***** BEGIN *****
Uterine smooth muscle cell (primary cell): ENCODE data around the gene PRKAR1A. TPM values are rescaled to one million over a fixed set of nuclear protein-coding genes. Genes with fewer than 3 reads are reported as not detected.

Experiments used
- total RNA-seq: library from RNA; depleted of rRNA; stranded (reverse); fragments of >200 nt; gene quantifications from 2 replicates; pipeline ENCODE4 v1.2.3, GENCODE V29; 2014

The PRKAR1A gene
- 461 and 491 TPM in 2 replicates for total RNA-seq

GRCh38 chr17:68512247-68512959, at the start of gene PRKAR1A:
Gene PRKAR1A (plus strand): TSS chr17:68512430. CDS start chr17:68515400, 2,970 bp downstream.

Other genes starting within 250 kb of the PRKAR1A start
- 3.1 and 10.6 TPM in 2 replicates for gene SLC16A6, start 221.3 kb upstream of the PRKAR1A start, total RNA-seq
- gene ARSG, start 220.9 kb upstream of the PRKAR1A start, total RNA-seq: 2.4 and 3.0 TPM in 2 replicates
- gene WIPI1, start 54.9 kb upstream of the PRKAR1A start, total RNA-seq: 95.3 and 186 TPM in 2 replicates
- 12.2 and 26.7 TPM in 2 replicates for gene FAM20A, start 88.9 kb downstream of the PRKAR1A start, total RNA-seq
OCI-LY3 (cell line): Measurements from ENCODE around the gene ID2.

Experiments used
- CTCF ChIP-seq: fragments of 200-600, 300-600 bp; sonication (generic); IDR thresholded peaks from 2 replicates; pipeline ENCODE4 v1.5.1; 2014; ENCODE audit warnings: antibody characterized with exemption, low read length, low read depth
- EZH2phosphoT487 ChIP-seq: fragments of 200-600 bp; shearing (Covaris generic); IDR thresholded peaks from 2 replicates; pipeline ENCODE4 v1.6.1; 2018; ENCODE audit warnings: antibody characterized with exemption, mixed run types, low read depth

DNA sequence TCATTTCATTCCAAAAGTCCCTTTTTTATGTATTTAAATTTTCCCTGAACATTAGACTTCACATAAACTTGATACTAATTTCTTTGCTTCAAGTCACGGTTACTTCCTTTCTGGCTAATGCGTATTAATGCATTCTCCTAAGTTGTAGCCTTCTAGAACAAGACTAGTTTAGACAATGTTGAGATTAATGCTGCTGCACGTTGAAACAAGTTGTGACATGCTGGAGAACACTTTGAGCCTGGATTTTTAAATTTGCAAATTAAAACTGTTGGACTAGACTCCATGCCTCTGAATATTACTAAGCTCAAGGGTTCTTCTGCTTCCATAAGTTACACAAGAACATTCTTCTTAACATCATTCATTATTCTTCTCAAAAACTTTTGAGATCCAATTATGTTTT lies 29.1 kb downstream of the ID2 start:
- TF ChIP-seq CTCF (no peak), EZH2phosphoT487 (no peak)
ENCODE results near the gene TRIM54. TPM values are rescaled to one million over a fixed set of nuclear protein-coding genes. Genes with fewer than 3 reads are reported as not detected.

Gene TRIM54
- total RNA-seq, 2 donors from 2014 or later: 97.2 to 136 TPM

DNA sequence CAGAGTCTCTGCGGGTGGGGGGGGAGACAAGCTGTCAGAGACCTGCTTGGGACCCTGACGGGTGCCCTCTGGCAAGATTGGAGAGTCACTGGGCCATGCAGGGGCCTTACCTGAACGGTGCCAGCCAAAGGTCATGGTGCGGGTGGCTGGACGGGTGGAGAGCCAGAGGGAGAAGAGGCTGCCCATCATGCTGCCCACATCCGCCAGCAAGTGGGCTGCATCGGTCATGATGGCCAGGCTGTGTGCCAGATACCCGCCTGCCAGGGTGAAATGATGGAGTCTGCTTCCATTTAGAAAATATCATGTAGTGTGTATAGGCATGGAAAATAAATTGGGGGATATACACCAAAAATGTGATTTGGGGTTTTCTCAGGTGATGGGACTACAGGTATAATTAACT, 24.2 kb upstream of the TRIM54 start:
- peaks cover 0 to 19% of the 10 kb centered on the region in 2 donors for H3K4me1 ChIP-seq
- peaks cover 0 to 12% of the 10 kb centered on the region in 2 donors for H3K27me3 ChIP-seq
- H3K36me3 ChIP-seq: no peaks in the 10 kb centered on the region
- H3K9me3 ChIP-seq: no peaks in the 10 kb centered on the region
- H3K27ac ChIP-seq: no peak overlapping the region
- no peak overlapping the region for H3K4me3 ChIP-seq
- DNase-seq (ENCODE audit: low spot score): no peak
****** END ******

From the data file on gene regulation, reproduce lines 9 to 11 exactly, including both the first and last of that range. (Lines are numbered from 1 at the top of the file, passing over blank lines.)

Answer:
- 3.1 and 10.6 TPM in 2 replicates for gene SLC16A6, start 221.3 kb upstream of the PRKAR1A start, total RNA-seq
- gene ARSG, start 220.9 kb upstream of the PRKAR1A start, total RNA-seq: 2.4 and 3.0 TPM in 2 replicates
- gene WIPI1, start 54.9 kb upstream of the PRKAR1A start, total RNA-seq: 95.3 and 186 TPM in 2 replicates